Evictions and Exceptions

For the last 4 years I have owned a 4-plex rental property with a business partner. In the 4 years that we have owned it we have:

  • dealt with 2 evictions
  • been to small claims court 3 times
  • had 6 checks bounce
  • had our “address lost” 7 times (the address rent was supposed to be mailed to)
  • had the police called 10+ times (usually drug related)
  • had two people abandon the property leaving all of their possessions behind (including used condoms)
  • had people take the bus to our personal house to pay rent….2 months late
  • have heard more stories and broken promises of money we could expect at the “next paycheck” than I have heard in my entire life.

If I can draw 3 conclusions of my first 4 years of being a landlord i would say:

  1. Everyone  presents each incident is an exception
  2. There are so many “exceptions” that they cease to be exceptional. 
  3. If you allow these “exceptions” to govern your business you will be bankrupt.
It is with this context that we arrive to this week.I get a phone call from our property manager alerting me that our tenants from Unit #2 are late for the 3rd consecutive month. The previous 2 months we have posted pay-or-vacate notices. This month they do not have their rent and will deliver it 3 weeks late when they “get their paycheck.” This story is textbook eviction case. You simply cannot afford not to.  Making “exceptions” for people’s flimsy excuses usually results in more exceptions and less money. I have come to a point where I would consider it foolish not to evict someone at this point. 
The morning we were going to move forward with the eviction I came across this verse in Colossians. 
“And masters, treat your servants considerately. Be fair with them. Don’t forget for a minute that you, too, serve a Master—God in heaven.”
Remembering that we were servents that have been set free is an almost ungraspable perspective.
Later that morning, I came down from my”high-rise office building” and found myself on the door of Unit #2. The decisions that had made so much sense in the meetings and “on paper” did not seem to make as much sense now.  Over the course of 30 minutes he told me their story. It involved drugs, it involved single parenthood, it involved prison and it involved his 3 year old son running around in his underwear eating a pack of starburst (at 9am). When it was over……. I made a bad business decision. I made an exception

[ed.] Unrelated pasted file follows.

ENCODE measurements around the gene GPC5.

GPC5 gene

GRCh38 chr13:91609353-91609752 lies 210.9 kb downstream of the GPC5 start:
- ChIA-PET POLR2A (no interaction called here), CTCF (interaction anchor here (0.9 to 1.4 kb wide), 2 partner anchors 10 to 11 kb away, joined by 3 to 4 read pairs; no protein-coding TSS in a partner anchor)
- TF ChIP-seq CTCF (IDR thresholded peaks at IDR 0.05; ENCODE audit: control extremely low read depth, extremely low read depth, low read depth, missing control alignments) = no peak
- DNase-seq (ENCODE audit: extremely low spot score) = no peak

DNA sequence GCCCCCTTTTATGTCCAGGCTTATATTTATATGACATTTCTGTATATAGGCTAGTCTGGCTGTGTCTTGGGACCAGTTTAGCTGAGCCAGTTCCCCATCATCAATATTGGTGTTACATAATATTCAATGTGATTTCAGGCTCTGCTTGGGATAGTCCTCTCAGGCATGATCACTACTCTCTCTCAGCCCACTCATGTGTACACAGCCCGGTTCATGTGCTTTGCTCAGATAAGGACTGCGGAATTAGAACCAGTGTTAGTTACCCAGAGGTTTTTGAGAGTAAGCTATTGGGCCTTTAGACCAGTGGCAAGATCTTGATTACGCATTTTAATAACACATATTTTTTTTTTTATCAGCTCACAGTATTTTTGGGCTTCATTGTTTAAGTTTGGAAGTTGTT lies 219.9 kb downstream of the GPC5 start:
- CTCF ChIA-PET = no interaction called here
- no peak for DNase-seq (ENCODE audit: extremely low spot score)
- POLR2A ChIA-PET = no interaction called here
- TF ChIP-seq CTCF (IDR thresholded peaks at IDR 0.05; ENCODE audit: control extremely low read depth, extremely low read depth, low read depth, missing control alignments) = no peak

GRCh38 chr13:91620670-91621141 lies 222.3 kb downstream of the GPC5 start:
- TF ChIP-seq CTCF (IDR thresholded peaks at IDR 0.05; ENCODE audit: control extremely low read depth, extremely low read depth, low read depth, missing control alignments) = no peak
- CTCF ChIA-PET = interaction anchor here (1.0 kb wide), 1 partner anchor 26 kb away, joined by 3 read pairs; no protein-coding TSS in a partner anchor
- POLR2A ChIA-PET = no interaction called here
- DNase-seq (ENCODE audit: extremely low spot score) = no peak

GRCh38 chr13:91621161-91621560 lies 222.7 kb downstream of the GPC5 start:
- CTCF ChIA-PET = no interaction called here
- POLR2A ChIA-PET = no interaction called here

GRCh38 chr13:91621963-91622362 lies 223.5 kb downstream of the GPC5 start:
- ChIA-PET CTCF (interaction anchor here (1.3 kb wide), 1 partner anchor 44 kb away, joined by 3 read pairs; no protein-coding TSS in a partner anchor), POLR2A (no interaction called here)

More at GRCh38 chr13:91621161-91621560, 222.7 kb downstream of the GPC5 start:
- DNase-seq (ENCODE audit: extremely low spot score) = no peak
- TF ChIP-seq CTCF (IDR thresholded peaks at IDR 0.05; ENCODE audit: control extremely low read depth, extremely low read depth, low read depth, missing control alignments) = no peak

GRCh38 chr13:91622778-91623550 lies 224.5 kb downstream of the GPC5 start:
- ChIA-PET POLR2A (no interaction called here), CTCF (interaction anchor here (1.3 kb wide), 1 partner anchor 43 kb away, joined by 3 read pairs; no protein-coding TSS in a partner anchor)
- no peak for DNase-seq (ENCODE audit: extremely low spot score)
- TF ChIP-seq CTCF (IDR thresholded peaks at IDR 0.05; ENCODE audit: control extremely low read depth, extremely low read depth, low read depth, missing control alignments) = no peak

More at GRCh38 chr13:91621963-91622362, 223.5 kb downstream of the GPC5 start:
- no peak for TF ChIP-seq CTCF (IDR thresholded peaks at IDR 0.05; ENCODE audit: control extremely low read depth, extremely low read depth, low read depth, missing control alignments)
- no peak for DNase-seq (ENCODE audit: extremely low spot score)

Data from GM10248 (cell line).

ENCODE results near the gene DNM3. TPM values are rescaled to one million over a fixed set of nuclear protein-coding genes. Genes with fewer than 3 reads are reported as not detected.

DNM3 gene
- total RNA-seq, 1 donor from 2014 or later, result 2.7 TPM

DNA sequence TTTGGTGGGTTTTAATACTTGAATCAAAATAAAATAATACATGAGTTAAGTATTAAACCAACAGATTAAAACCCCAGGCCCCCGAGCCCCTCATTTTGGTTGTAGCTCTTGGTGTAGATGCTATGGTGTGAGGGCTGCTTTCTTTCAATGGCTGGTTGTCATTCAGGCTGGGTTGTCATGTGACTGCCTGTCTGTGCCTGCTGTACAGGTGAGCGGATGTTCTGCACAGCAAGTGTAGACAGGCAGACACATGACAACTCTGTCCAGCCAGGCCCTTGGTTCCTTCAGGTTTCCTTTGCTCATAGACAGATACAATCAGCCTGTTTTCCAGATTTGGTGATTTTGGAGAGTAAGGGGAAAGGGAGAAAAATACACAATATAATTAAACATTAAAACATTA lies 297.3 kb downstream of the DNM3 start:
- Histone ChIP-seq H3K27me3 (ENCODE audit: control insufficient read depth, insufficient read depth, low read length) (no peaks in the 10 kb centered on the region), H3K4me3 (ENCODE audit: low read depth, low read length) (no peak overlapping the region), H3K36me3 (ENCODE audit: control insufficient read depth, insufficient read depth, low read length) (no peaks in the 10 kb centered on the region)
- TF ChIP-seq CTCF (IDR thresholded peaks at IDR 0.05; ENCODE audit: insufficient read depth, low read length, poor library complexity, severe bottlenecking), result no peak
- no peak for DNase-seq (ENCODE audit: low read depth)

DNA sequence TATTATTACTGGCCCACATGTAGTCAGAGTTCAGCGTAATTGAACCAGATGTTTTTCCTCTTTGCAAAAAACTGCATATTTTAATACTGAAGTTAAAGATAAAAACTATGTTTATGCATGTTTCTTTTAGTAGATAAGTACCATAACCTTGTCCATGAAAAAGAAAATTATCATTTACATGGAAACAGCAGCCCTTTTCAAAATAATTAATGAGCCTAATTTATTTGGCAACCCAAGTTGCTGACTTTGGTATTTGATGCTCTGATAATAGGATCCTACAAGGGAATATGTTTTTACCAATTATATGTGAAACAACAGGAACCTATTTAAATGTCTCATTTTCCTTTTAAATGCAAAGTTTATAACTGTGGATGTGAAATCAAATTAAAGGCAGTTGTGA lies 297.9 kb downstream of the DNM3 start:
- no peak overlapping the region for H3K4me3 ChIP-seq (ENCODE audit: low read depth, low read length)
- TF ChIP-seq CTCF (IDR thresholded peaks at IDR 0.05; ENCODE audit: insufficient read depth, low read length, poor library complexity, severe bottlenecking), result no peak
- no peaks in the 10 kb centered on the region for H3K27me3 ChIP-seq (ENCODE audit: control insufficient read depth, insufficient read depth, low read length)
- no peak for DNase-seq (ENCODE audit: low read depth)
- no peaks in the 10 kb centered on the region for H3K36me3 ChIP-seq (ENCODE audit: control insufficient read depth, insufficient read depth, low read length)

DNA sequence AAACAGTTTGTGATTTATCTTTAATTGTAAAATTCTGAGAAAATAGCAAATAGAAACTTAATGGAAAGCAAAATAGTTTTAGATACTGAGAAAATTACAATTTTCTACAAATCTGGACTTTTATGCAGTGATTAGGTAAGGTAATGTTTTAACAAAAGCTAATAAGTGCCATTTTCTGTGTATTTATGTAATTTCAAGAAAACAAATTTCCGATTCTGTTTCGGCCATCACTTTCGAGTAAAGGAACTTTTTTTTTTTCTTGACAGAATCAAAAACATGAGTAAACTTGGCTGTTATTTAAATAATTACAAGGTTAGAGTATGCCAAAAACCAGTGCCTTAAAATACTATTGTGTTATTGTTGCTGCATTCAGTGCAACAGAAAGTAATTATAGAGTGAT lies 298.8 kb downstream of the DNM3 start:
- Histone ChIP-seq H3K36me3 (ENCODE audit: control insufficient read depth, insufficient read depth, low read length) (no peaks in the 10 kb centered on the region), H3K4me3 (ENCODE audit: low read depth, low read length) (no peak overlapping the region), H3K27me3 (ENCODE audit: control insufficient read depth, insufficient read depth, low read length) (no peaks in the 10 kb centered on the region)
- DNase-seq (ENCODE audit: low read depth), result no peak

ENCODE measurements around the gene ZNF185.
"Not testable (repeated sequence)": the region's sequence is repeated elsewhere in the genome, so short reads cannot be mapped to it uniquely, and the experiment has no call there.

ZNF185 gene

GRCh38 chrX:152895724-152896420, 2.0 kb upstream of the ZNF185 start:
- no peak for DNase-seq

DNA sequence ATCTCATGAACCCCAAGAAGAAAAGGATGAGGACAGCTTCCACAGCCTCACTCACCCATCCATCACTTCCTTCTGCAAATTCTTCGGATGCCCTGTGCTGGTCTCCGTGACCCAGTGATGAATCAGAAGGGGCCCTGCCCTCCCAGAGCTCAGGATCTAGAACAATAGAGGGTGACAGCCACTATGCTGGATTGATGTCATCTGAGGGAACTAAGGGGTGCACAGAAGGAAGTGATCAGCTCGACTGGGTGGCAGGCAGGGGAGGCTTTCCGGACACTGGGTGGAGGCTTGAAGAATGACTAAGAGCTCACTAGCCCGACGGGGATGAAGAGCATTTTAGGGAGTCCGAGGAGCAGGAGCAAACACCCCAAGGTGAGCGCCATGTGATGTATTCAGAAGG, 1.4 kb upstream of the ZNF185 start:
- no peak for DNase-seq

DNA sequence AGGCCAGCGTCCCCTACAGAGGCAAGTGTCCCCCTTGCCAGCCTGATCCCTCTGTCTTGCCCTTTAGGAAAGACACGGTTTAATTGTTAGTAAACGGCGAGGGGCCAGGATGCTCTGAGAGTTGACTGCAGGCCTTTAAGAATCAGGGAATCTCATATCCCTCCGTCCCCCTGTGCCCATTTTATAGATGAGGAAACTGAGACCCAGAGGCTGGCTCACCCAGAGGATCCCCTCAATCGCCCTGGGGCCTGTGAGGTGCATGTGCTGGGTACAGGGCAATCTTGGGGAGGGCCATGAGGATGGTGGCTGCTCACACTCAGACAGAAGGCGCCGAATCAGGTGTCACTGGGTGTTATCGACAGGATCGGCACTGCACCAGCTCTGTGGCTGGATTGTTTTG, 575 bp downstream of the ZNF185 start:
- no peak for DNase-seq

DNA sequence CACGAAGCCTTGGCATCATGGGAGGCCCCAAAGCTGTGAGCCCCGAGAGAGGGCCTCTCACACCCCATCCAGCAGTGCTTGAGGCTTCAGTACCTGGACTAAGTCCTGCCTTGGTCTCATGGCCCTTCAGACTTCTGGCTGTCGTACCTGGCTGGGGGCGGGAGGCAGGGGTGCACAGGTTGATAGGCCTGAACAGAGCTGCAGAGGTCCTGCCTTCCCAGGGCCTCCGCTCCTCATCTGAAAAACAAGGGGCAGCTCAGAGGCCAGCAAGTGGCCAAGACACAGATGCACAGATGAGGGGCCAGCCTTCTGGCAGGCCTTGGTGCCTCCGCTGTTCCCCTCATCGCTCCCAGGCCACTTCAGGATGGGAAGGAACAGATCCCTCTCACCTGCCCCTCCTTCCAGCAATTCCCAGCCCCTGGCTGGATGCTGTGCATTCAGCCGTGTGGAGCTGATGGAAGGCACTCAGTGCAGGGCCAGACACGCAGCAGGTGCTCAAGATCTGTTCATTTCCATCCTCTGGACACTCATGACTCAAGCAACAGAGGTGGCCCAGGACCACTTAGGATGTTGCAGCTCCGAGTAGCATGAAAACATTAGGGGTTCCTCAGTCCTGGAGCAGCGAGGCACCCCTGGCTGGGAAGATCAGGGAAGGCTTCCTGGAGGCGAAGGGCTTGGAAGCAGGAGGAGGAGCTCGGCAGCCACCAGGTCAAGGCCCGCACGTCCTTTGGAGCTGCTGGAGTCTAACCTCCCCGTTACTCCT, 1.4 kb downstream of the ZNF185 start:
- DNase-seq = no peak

Today, I decided that I like the tension that exists between doing what’s right on paper and what’s right on someone’s front door.  Today, I enjoyed making a bad business decision. Today, I enjoyed remembering that someone made an exception for me….and because of that……Today, I enjoyed letting someone else be the exception.
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6 thoughts

  1. wow, what a great ‘teachable’ moment.
    I sat on a jury in February dealing w/this exact same issue, and I definitely had some of the same realizations when thinking about the tenants…but this landlord guy decided to make a good business decision.

  2. Awesome story. I’m sure that although the karmatic repercussions of that ‘bad business decision’ will not show up right away, it will come around – whether you know it or not.

    It is a very difficult state to be in when you know the “right thing” to do, and the “real thing” to do. I applaud your ability to differentiate.

  3. It’s a tough call. You may have been loving him better by enforcing the rules so that he could learn from his consequences and make better decisions in the future and his son could then have a better future. But loving them well by giving them the chance to be accountable for their actions doesn’t mean they’ll make the right decision. So like I said it’s a tough call between helping and enabling…I feel that tension, yo.

  4. I don’t know where to start…

    First of all, surprisingly Ben, you have managed to not exaggerate but in fact UNDERestimated most of the facts.

  5. I hope you at least told him that he could have gotten like 5 top ramens for the price of one pack of starburst. geesh.

    teachers deal with a “similar” issue when it comes to “late work” policies. All throughout college the professors told us “never allow late work. it will kill you.” However, every time I asked any of them for an extension they allowed it. Good teachers are nice people. Just like you:)

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